Because Youth Empowered Action (YEA) Camp serves vegan food and values animal rights alongside other important social justice issues it trains campers to work on, it’s no surprise that a lot of campers and staff members joined the Walk at locations all over the country.


In a mini reunion, YEA Camp counselor Madeleine Lifsey joined camp director/founder Nora Kramer and former campers (now staff!) Shelby Kim and Jasmine Caruk at the Boston March. They also volunteered to gather signatures for Massachusetts’ ballot initiative for farm animals, which has since qualified to be voted on in November 2016.

A larger YEA Camp reunion took place at the New York Walk for Farm Animals, where campers Ananya Singh, Eva Schenk, Bryn Colodny, Ollie Smith, Lillian Davis-Bosch, Sarah Sciortino, Rachel Gayle, Marcela Cueto and Lori Baccari formed a team that came in third place for amount of money raised, at $1,681.
If that’s not awesome enough, they also got to meet Farm Sanctuary founder Gene Baur and talk with him about YEA Camp! They leafleted along the way, and even passed out leaflets on the subway after it was over before going out to have vegan lunch.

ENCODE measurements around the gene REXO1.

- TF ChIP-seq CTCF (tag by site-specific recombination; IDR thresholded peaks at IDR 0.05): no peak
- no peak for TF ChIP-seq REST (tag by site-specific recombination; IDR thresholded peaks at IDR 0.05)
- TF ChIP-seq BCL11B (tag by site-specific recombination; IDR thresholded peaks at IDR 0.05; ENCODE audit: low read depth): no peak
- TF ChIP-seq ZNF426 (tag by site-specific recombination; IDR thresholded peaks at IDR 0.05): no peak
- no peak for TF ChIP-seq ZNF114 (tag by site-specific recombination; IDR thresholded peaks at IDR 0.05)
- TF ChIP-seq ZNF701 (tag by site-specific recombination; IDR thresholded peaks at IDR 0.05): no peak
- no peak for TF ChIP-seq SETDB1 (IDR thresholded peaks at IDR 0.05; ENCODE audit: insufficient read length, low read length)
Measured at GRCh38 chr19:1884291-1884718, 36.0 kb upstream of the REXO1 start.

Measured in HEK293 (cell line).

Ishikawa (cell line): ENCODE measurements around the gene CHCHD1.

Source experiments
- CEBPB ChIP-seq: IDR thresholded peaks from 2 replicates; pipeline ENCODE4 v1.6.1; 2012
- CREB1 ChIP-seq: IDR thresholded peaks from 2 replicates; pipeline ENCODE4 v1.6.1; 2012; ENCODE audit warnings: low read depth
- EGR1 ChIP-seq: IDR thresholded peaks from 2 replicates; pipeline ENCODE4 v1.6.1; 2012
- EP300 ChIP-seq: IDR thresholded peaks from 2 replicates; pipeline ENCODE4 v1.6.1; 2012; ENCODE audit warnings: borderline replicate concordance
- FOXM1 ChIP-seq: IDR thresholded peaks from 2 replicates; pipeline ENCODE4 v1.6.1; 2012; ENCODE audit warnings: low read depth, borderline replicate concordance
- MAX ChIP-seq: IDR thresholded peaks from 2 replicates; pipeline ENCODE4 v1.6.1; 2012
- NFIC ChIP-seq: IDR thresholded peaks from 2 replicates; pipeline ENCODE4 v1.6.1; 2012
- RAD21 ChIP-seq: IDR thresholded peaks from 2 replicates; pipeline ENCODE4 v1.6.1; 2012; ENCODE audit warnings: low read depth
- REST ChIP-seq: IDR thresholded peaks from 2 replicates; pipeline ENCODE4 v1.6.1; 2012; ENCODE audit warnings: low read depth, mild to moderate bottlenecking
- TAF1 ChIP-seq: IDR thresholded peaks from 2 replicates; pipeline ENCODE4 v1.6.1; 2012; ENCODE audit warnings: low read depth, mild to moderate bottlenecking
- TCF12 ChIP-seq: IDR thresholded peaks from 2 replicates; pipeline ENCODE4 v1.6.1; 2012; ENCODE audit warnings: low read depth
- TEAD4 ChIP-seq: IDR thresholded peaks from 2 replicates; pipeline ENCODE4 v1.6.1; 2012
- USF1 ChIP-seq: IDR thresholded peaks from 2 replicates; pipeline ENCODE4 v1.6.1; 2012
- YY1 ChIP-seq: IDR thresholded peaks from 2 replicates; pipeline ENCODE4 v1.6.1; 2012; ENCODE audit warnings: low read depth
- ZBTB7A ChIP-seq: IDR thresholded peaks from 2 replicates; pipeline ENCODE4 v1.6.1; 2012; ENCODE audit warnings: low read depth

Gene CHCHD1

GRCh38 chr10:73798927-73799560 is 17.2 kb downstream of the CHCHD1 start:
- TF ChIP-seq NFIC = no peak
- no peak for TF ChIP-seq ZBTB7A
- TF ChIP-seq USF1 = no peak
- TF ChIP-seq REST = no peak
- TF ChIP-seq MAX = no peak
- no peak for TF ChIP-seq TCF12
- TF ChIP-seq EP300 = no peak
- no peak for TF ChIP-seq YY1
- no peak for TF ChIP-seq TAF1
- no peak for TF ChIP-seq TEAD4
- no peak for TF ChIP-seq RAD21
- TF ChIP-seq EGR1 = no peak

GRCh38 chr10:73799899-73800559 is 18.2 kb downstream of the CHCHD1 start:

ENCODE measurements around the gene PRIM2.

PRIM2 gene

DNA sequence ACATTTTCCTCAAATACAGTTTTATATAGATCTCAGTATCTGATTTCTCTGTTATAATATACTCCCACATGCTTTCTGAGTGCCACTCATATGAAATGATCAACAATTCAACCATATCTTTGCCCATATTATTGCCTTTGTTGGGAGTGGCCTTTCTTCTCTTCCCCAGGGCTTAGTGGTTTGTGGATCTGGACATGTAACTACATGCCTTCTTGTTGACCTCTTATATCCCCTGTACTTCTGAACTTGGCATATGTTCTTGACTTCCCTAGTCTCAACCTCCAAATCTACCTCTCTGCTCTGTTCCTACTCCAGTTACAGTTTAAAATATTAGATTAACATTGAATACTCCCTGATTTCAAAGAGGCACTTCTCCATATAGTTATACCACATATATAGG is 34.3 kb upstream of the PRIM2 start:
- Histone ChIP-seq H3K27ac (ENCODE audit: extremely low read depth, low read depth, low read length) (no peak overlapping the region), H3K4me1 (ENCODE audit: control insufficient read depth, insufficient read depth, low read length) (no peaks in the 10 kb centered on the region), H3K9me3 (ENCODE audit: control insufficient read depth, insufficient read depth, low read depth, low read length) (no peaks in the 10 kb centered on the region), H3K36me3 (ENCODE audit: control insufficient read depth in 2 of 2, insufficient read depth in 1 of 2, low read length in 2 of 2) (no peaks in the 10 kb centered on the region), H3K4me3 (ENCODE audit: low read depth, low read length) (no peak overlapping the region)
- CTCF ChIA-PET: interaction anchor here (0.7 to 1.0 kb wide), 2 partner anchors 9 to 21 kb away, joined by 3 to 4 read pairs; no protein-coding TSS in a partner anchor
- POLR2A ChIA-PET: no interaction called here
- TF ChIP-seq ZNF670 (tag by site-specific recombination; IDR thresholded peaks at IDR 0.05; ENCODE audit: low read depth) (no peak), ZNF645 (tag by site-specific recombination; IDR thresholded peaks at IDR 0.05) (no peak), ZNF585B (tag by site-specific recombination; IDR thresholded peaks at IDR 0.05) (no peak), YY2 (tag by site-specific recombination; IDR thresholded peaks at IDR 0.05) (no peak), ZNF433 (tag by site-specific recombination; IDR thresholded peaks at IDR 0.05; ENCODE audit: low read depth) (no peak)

Ananya recounts, “It was an enjoyable experience, and it helped me learn about the great things Farm Sanctuary is doing, and to meet and educate people about it!” Ananya also won top youth fundraiser for the NYC WFFA.

YEA Campers participated in these walks on the east coast, on the west coast, and in the Midwest.

Claire Tamburello, 18-year-old former camper who this year worked a Counselor In Training at YEA Camp’s New York camp, has been a dedicated animal activist for years, as featured on our YEA Camp blog. She is a regular at Farm Sanctuary walks and raised money and awareness for animals in Grand Rapids, MI.

Meanwhile, on the other side of the country, former camper Marley Goldman walked in Seattle (joined by her awesome mom Gail) and won first place as the top teen fundraiser at $660! Go Marley!

I myself walked in Hartford and raised hundreds of dollars for farm animals. It was a wonderful experience!

Not only did I get to speak up in the name of animals, but I also got to walk with a group of brilliant animal activists from my own community.

My whole family walked with me, including my dog! By raising over $100, I received a special T-shirt I wore for the walk. Afterwards, we all got to hang out in the park, eat vegan snacks, and listen to a live performance.